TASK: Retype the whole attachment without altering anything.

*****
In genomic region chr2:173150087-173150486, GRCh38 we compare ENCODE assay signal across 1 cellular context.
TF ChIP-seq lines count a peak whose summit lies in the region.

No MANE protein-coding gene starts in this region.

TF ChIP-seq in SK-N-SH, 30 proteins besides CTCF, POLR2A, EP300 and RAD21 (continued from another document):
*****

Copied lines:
In genomic region chr2:173150087-173150486, GRCh38 we compare ENCODE assay signal across 1 cellular context.
TF ChIP-seq lines count a peak whose summit lies in the region.

No MANE protein-coding gene starts in this region.

TF ChIP-seq in SK-N-SH, 30 proteins besides CTCF, POLR2A, EP300 and RAD21 (continued from another document):